The front end (TFE) consists of getting ground truth, measuring the project working environment, and comparing the information being used to the reference standard of the TFE structure of necessities.
The first publication about Plan B (1986) and every book we published since has featured The Front End and the law of optimality that shapes the approach. The work flow of Plan B a priori begins with ground truth acquisition. Available facts are mostly about system configurations. The static facts are handed off to dynamics where uncertainty is systematically eliminated by hard system performance data on trustworthy facsimiles.
The social environment
Those chained to business as usual despise “The Front End.” With no role for opinion, they know all the errors being found are going to make them look bad and social status trumps project attainment every time. The truth is TFE does make everyone look bad, including those of us who execute its procedures. Finding out how many of your innate perceptions and intuitions about the project were wrong is taking a cold shower.
Once TFE is completed, however, everyone is delighted that the work was performed. The project is half done before the foundation is laid. Starting with the truth, dodging the GIGO bullet, is comforting. With people who have demonstrated having their act together, they know the project is going to be a success and want to be part of it. Its transparency is proudly displayed on workroom walls.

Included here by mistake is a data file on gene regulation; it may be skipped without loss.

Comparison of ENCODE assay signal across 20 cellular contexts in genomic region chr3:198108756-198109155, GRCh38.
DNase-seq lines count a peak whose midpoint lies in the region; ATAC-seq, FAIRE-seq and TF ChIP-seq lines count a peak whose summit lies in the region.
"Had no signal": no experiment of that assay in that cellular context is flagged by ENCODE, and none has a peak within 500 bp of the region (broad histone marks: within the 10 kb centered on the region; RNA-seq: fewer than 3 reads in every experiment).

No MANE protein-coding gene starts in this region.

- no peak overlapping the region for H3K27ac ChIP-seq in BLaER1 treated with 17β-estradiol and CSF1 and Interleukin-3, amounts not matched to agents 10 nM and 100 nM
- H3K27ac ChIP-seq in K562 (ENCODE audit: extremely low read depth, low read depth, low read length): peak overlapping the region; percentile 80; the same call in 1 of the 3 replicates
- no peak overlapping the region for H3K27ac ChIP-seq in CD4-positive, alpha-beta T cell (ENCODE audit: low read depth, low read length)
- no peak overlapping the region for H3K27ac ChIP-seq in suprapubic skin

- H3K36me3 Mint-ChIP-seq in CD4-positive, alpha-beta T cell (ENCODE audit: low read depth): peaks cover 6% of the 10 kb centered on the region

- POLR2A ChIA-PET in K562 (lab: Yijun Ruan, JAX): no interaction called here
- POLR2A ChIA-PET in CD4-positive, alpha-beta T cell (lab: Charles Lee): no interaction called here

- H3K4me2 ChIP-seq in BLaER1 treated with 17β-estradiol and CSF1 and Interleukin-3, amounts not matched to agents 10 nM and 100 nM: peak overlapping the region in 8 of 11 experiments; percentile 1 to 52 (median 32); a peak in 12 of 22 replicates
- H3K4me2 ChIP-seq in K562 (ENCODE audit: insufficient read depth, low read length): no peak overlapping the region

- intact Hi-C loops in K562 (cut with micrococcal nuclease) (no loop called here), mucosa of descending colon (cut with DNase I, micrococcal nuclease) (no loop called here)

Some details regarding TFE
Start right to end right, the law of optimality cannot be defied.
Whenever you are tasked to do project work, novel and temporary, there are some assumptions to test. Whatever the given specifications, you can be sure they were prepared when project knowledge was sparse, missing, and unreliable. Further, the people who made the initial choices, entitled authoritarians, were unlikely to have Actionable Quality Information (AQI) or their act together. In the early days of nuclear power plant projects, no one bothered checking if the reactor building was sitting on a geological fault line.
Ground truth comes from personal, one on one, direct contact with the MitMs involved in the proceedings. It takes time and effort, but if you are HYAT, the keystones will give you an earful. In validating the primary function, you visit the sources of the assumptions that management used to choose the primary objective. Experience shows you will get an education about the strength of the confirmation bias. Those with ground truth will be happy to discuss the project with someone who seeks the truth.